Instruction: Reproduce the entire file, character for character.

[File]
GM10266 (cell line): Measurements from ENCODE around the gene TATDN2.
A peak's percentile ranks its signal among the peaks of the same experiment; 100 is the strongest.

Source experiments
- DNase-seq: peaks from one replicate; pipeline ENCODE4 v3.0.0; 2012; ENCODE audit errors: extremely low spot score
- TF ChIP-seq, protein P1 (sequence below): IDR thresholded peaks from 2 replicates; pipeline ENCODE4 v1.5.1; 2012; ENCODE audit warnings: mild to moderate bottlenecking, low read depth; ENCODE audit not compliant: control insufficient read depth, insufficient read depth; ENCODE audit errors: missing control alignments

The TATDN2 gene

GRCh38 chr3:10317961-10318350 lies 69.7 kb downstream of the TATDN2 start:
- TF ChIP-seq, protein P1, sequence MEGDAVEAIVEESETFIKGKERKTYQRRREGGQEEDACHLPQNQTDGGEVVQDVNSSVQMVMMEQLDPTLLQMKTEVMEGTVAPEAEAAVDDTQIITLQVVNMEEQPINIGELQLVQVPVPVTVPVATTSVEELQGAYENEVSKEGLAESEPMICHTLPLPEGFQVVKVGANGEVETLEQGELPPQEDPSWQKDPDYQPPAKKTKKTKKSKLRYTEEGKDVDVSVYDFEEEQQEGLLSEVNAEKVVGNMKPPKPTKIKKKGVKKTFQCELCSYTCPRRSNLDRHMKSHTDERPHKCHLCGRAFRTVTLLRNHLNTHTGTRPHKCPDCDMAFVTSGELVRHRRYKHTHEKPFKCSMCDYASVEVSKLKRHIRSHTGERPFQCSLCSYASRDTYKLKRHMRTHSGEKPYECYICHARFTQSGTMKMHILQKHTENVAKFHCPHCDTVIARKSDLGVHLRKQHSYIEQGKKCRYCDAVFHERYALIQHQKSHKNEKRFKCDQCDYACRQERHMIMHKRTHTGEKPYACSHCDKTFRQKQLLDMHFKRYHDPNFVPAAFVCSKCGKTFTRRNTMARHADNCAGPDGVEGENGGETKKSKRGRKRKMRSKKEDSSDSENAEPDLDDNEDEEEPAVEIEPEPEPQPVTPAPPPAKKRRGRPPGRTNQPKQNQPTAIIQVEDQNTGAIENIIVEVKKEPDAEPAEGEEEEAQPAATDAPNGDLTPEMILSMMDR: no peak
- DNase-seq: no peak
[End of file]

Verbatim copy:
GM10266 (cell line): Measurements from ENCODE around the gene TATDN2.
A peak's percentile ranks its signal among the peaks of the same experiment; 100 is the strongest.

Source experiments
- DNase-seq: peaks from one replicate; pipeline ENCODE4 v3.0.0; 2012; ENCODE audit errors: extremely low spot score
- TF ChIP-seq, protein P1 (sequence below): IDR thresholded peaks from 2 replicates; pipeline ENCODE4 v1.5.1; 2012; ENCODE audit warnings: mild to moderate bottlenecking, low read depth; ENCODE audit not compliant: control insufficient read depth, insufficient read depth; ENCODE audit errors: missing control alignments

The TATDN2 gene

GRCh38 chr3:10317961-10318350 lies 69.7 kb downstream of the TATDN2 start:
- TF ChIP-seq, protein P1, sequence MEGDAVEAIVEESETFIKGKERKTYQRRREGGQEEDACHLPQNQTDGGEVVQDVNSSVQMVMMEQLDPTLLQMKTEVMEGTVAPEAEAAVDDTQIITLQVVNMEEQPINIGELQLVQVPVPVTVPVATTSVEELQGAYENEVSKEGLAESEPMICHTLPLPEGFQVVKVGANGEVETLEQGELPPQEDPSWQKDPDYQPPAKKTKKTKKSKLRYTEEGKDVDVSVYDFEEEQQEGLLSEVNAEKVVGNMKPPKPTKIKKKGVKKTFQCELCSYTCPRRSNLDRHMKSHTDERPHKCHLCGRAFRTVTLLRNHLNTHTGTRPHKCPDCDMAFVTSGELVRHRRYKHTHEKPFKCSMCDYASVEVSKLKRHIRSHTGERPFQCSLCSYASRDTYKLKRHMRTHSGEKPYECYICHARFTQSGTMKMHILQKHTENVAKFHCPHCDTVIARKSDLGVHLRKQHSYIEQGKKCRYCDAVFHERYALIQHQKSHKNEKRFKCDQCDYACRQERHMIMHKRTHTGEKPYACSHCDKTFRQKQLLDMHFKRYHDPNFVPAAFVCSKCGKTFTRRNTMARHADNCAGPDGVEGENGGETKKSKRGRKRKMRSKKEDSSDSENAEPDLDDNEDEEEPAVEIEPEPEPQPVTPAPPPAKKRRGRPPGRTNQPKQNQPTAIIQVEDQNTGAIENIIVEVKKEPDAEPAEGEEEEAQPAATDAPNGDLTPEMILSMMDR: no peak
- DNase-seq: no peak